Employee Ownership: Three Ways Companies Get It Wrong

What does it really mean for employees to demonstrate ownership? Taking care of every detail? Stepping up to take blame and correct mistakes?

Amazon characterizes the best of employee ownership this way:

“Leaders are owners. They think long term and don’t sacrifice long-term value for short-term results. They act on behalf of the entire company, beyond just their own team. They never say “that’s not my job.”

For Amazon, ownership goes beyond looking out for one’s department; it is a customer focus that outstrips subculture loyalty to encourage a long-term orientation and a “one culture” mentality that responds to customers first and takes the long view. 

It seems reasonable enough, so why do so many leaders fail to create an ownership mentality across their organizations?

1.     They don’t empower their people— Clearly define the authority team members have, and allow them to use it. How many organizations claim to value the customer as the top priority, and then drive them away by keeping employees waiting for approvals from management to make front line decisions? If you are having difficulties both empowering and holding your frontline employees accountable, then maybe it's time to hire a COO.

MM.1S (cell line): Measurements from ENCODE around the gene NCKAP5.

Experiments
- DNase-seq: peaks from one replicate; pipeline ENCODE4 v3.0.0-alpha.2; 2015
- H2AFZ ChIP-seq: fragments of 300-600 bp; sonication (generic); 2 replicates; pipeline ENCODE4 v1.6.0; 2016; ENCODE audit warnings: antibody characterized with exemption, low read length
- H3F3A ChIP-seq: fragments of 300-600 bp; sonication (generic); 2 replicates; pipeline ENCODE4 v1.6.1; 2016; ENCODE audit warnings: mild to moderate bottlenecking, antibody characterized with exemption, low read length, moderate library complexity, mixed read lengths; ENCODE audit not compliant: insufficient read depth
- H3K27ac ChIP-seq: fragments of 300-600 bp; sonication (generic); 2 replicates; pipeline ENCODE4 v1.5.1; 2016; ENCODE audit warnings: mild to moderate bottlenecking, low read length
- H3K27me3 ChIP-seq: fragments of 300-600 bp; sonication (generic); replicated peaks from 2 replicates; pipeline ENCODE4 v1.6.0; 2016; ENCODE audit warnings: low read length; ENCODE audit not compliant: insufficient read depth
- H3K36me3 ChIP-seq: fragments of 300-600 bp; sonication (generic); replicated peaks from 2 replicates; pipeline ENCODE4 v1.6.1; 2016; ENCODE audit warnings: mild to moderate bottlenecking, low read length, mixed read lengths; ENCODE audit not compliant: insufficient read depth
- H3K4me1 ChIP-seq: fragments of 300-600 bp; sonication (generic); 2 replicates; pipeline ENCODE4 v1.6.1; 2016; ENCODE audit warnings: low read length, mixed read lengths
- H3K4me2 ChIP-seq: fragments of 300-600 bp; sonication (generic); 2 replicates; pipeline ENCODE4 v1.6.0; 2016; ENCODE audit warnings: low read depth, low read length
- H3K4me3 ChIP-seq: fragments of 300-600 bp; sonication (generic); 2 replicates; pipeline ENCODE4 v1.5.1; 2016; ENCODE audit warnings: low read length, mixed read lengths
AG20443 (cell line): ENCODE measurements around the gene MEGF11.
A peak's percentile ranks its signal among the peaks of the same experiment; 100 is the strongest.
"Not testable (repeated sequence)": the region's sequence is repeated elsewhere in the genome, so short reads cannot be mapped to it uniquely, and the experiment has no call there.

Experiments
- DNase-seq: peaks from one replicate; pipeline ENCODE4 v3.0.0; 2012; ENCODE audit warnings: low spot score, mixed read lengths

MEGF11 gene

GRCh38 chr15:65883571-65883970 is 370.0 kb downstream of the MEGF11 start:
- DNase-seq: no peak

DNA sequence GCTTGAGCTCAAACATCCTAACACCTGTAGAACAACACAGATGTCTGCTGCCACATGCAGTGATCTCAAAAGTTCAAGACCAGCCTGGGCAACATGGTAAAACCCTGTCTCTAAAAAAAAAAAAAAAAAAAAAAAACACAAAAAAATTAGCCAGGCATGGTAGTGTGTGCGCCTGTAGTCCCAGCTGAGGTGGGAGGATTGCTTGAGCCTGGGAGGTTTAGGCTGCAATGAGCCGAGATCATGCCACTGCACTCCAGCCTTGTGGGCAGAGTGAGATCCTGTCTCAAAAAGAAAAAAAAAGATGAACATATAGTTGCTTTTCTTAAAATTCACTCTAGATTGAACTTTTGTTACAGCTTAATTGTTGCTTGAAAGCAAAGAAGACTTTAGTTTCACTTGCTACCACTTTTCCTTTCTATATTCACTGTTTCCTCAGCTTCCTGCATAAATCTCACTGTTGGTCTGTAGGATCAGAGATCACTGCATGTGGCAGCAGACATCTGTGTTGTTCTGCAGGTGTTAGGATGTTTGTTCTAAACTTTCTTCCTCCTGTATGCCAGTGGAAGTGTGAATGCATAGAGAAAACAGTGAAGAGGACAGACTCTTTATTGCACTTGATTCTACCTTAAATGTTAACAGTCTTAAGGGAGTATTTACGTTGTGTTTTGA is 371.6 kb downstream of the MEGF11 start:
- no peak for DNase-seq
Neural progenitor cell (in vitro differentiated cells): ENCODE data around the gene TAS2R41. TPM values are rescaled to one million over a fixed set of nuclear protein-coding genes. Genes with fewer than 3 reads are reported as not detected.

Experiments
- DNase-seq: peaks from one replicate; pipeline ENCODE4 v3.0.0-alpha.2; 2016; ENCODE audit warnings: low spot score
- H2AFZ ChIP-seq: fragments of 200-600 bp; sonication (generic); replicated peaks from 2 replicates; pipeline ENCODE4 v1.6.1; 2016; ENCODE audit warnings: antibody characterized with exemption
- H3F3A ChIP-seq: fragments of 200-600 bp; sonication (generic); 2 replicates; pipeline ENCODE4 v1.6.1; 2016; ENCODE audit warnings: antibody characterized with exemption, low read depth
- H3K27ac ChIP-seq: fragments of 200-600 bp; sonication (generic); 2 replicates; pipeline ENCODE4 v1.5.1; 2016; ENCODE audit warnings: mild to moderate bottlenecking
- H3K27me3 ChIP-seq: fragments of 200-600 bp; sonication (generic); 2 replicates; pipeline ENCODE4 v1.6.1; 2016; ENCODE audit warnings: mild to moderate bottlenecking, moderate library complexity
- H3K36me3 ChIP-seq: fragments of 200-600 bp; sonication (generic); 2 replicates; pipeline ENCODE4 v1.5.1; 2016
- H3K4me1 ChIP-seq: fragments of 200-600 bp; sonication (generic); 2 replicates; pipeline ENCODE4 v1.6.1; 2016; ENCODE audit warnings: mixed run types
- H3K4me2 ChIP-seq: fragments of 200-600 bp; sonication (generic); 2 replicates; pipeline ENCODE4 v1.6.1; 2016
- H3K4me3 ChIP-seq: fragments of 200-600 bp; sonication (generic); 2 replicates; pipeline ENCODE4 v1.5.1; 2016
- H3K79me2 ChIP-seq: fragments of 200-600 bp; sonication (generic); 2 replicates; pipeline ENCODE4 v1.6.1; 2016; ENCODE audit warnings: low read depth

2.     They make moves based on assumptions— Not confirming what the customer wants and acting on assumptions can jeopardize the customer experience. This shows a lack of attention to detail, which also demonstrates a lack of care for customers’ needs. Simply asking the customer and confirming next steps are two ways to avoid this misstep.

3.     They don’t allow for flexibility to meet customers where they are— Bogging your employees down in red tape is one thing, but not allowing them to create unique, customer-focused solutions practically drives customers to competitors. Focus on values and principles rather than a cookbook of “What to do when…”

Where can you empower your people to increase ownership? Do they understand how their behaviors impact the company's P&L? 

What do you do to recognize or reward those who demonstrate ownership? How do you communicate successes across the organization?